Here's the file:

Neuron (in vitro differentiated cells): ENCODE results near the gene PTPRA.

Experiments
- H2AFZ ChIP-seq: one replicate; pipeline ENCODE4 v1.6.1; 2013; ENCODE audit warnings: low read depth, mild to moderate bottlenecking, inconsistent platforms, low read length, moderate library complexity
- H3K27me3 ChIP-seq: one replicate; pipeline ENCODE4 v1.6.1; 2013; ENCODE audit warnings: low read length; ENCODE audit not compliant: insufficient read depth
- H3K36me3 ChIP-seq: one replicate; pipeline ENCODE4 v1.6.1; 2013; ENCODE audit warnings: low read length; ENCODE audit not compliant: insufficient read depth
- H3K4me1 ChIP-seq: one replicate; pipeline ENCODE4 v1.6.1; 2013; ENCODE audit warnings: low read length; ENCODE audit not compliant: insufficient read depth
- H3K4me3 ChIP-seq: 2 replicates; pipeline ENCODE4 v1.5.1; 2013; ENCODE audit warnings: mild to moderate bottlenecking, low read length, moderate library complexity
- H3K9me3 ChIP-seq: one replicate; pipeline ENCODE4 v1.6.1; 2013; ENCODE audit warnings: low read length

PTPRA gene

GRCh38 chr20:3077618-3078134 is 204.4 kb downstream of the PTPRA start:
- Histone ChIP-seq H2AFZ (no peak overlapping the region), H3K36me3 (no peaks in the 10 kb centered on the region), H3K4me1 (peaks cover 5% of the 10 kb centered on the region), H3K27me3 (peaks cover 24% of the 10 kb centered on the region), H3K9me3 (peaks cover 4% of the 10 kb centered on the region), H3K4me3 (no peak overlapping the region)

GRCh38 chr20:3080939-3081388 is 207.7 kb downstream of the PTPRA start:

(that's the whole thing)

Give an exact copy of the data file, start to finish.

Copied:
Neuron (in vitro differentiated cells): ENCODE results near the gene PTPRA.

Experiments
- H2AFZ ChIP-seq: one replicate; pipeline ENCODE4 v1.6.1; 2013; ENCODE audit warnings: low read depth, mild to moderate bottlenecking, inconsistent platforms, low read length, moderate library complexity
- H3K27me3 ChIP-seq: one replicate; pipeline ENCODE4 v1.6.1; 2013; ENCODE audit warnings: low read length; ENCODE audit not compliant: insufficient read depth
- H3K36me3 ChIP-seq: one replicate; pipeline ENCODE4 v1.6.1; 2013; ENCODE audit warnings: low read length; ENCODE audit not compliant: insufficient read depth
- H3K4me1 ChIP-seq: one replicate; pipeline ENCODE4 v1.6.1; 2013; ENCODE audit warnings: low read length; ENCODE audit not compliant: insufficient read depth
- H3K4me3 ChIP-seq: 2 replicates; pipeline ENCODE4 v1.5.1; 2013; ENCODE audit warnings: mild to moderate bottlenecking, low read length, moderate library complexity
- H3K9me3 ChIP-seq: one replicate; pipeline ENCODE4 v1.6.1; 2013; ENCODE audit warnings: low read length

PTPRA gene

GRCh38 chr20:3077618-3078134 is 204.4 kb downstream of the PTPRA start:
- Histone ChIP-seq H2AFZ (no peak overlapping the region), H3K36me3 (no peaks in the 10 kb centered on the region), H3K4me1 (peaks cover 5% of the 10 kb centered on the region), H3K27me3 (peaks cover 24% of the 10 kb centered on the region), H3K9me3 (peaks cover 4% of the 10 kb centered on the region), H3K4me3 (no peak overlapping the region)

GRCh38 chr20:3080939-3081388 is 207.7 kb downstream of the PTPRA start: